Daniel Dennett on the desirability of general AI

He sees only risks and no rewards from generalized (i.e. conscious) artificial intelligence:

WE DON’T NEED artificial conscious agents. There is a surfeit of natural conscious agents, enough to handle whatever tasks should be reserved for such special and privileged entities. We need intelligent tools. Tools do not have rights and should not have feelings that could be hurt or be able to respond with resentment to “abuses” rained on them by inept users.

. . . . .

So what we are creating are not—should not be—conscious, humanoid agents but an entirely new sort of entity, rather like oracles, with no conscience, no fear of death, no distracting loves and hates, no personality (but all sorts of foibles and quirks that would no doubt be identified as the “personality” of the system): boxes of truths (if we’re lucky) almost certainly contaminated with a scattering of falsehoods.

It will be hard enough learning to live with them without distracting ourselves with fantasies about the Singularity in which these AIs will enslave us, literally. The human use of human beings will soon be changed—once again—forever, but we can take the tiller and steer between some of the hazards if we take responsibility for our trajectory.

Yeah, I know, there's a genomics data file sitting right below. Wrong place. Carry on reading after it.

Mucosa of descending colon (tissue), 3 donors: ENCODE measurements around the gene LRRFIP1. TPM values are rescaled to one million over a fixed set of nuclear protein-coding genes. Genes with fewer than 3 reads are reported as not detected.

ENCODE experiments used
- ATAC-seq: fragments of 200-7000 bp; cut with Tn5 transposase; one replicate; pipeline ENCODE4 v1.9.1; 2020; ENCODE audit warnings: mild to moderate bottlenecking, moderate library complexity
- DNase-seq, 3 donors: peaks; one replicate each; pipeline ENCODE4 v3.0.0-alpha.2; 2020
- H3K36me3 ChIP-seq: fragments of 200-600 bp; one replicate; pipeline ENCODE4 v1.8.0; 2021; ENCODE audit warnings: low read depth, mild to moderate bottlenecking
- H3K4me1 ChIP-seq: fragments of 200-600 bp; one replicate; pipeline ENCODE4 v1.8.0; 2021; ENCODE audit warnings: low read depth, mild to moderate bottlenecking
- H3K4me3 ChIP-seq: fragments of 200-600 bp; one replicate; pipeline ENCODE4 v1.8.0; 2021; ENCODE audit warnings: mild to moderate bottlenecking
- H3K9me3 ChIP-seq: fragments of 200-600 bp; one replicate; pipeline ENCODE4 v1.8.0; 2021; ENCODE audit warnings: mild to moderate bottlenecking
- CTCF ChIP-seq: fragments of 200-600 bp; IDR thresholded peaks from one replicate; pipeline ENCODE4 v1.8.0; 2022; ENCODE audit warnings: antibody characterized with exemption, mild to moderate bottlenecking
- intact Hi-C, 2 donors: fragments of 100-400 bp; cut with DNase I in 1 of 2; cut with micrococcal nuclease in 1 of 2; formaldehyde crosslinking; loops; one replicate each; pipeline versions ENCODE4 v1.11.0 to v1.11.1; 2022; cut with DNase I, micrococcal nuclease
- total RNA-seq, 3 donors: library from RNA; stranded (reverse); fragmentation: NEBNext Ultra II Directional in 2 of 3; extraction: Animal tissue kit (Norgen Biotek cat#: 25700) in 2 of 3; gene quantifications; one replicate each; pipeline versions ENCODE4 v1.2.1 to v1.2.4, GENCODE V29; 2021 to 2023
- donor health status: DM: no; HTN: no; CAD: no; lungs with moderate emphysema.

Will AI Achieve Consciousness? Wrong Question

Even if generalized AI is not the explicit goal, it may be the natural consequence of building devices that can fend for themselves without human intervention (in, for example, interstellar space). After all, it seems likely that human generalized intelligence evolved only as a necessary by-product of human survival needs, not as a specific goal.

Avoiding the creation of generalized AI (even if we wanted to) may be more difficult than simply deciding against it. And that’s the concern.